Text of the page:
How shall I be certain that this promise will come to pass?  How can I guard myself against being duped?  Where is the collateral in case this deal doesn’t close?  I need a sign…a deposit if you will…something biblical, you know, an earthquake or a talking donkey or something that guarantees me that my hope will not be in vain.  I need some proof.  Otherwise, how shall I know this revelation of God can be trusted?  I’ve trusted God before but been disappointed with the outcome…I really don’t think God can be trusted.

 

This is a theme I will unpack in greater detail on Christmas Eve, but let us for now acknowledge that we are quite sympathetic to Z.’s question.  I suspect there are many of us who have asked the same question regarding the revelation of God.  How can I know this?  How am I supposed to believe that God created the universe, that God loves me, that God is there, that God sent His Son to die for me that I might be forgiven and inherit eternal life?  How can I know that when I die I will go to heaven?  How can I know this?

 

It is a fair question.  But now let me ask you this:  do you know of a loving relationship that does not present the same dilemma to some degree?

 

Would not the child be justified in asking the parent: How shall I know that you love me?  How shall I know that you will provide for me?  How shall I know that I will be safe in your home?  The parent would cry, “Look to the past!  Look to all the meals I have provided.  Look to the sacrifices I have made for you.  Look to fierceness of my loyalties and the attention I give to every detail of your existence!”  But what if the child should say, “But I asked to rest, and you made me work.  I asked for pizza, and you served me broccoli.  I asked for a sick day, and you made me go to school.  I’m not sure I can trust you…so how shall I know this?”

 

When we stand at the altar we make vows of love…we make promises.  And yet should not the bride ask of the bridegroom, “How shall I know this?”  What guarantees can you make me that our love will not ebb away?  What proof can you provide that we shall always be as we are now?  How shall we join in holy matrimony when I cannot trust that you will always give me what I want?

 

Ahh…we do not hold such expectations of our loving relationships, do we?  In fact, we are all quite familiar with the notion of faith in a promise.  The child has faith in the mother’s promise that meals will be served, clothes will be washed, and the home will be secured.  It is in the mother’s faithfulness to a promise that the child learns to love the parent and the parent demonstrates her love to the child.  The bride knowingly enters into marriage in faith that the promises made at the altar will be binding, even amidst hardships, poverty, sickness…even unto death.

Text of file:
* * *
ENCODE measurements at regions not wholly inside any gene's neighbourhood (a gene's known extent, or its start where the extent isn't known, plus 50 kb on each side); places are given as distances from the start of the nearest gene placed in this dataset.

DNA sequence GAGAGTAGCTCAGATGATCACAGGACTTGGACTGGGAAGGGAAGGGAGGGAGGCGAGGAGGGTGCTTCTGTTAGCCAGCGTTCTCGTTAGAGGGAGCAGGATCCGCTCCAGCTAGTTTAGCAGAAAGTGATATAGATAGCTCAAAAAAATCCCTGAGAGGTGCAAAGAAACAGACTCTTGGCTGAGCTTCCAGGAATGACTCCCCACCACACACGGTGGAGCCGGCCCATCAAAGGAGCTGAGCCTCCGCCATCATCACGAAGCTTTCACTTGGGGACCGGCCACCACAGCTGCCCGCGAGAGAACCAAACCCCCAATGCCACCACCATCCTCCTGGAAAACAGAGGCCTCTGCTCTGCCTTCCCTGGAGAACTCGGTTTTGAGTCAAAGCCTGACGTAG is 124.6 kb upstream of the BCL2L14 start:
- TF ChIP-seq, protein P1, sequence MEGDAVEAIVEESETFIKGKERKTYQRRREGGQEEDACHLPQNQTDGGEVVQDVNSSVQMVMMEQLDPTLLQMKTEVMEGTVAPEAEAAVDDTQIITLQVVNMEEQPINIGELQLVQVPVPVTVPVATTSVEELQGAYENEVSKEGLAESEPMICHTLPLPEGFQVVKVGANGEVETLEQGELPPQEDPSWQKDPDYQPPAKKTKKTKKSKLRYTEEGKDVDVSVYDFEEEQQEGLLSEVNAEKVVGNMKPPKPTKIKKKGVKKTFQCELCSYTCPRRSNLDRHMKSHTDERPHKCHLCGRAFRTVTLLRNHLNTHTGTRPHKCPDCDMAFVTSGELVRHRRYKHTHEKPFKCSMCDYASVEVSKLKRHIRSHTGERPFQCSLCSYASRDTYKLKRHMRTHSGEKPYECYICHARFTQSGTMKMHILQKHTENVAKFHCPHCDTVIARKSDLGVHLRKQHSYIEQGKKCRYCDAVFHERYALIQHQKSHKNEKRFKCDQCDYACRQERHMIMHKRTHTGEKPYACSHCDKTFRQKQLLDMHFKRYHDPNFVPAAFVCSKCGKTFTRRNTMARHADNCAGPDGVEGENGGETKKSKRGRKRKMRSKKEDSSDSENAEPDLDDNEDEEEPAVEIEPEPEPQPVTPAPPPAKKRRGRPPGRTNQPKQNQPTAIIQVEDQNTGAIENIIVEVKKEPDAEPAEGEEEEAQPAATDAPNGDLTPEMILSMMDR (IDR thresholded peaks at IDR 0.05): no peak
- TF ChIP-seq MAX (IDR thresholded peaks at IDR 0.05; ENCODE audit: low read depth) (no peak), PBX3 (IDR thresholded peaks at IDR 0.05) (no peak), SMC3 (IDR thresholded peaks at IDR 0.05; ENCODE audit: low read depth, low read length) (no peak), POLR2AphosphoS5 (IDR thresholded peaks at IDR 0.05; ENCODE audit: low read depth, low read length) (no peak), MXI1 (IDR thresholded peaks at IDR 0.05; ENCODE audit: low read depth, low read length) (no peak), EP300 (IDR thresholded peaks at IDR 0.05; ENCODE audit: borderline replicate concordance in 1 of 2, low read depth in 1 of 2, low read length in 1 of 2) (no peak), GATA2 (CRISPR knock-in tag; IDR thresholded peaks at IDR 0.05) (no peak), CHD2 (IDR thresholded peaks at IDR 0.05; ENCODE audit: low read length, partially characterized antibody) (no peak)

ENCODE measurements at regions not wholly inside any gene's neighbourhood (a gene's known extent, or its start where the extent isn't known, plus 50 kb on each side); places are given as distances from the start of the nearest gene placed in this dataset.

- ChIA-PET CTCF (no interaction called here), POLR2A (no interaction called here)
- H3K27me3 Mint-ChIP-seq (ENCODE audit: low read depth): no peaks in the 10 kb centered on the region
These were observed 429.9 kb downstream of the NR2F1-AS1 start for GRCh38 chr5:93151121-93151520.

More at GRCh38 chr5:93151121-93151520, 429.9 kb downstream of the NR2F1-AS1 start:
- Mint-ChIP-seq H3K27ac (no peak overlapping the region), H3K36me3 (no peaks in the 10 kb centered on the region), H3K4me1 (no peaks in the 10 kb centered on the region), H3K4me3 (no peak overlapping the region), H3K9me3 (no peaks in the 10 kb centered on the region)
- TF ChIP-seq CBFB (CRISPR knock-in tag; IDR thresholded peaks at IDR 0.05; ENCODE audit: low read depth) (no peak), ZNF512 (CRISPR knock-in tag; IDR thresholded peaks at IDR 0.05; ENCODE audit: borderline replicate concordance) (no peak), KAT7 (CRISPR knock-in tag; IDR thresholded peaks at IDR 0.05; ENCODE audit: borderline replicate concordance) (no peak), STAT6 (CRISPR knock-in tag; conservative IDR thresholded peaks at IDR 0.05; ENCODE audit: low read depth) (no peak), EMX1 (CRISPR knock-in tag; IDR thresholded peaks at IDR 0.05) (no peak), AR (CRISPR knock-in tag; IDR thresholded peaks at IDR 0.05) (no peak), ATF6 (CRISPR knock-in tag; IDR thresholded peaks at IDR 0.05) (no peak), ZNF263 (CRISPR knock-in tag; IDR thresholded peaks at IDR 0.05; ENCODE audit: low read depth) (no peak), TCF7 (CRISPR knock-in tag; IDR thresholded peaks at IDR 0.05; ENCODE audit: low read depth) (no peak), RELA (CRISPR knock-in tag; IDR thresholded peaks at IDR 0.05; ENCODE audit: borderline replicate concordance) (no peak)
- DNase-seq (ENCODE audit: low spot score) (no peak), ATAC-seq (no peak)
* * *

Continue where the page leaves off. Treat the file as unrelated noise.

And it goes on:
Perhaps is it our experience with faith in those we love on this earth that poisons the well of faith from which we should draw upon in our relationship to God, for who has not been disappointed by a parent or a spouse or an employer or a friend?  And who of us has not been a disappointment to those to whom we made promises? When promises are not kept, we…and those we love…become untrusting, embittered, and cautious.

 

Yet loving relationships always require faith, and in our loving relationships with one another, repentance and forgiveness are also requisite if the relationship is to endure.  We all know this true.  Such is the message of our text this morning:  faith and repentance are required, as is forgiveness when it comes to our relationship with God.  But note the glaring exception to our earthly relationships: unlike us, God is faithful.  God has never broken a promise.  God’s plan is perfect, and His word is not to be compared to the well-intentioned but fallen promises of our earthly loved ones.  God’s word is TRUE, He can be trusted for He is perfectly faithful, and His history of faithfulness is evident for all ages and in every instance.  Such is why the Lord says to Job in the hour of his complaint, “Where were you when I laid the foundation of the earth?  Where were you when I told the sea where it begins and ends?”

 

Friends, God can be trusted.  His plans are different than your plans, but His plans for perfect and good.  He is our good, good Father, and He is faithful.  We cannot live in a loving relationship without demonstrating some faith, and when our faith falters…when we have been unfaithful to the relationship, we need to repent and receive forgiveness so that the relationship can be restored.  Jesus came to us in the flesh so that we would know once and for all that God can be trusted.  He came as our Father, and He came as a Bridegroom to show his love for the Bride…that’s us.  Can you see that Christmas is the greatest love story ever told?

 

We will pick up here on Saturday night.  For now, may our hearts be prepared for the coming of our Lord Jesus Christ, the fulfillment of every promise God ever made.

 

Let us pray.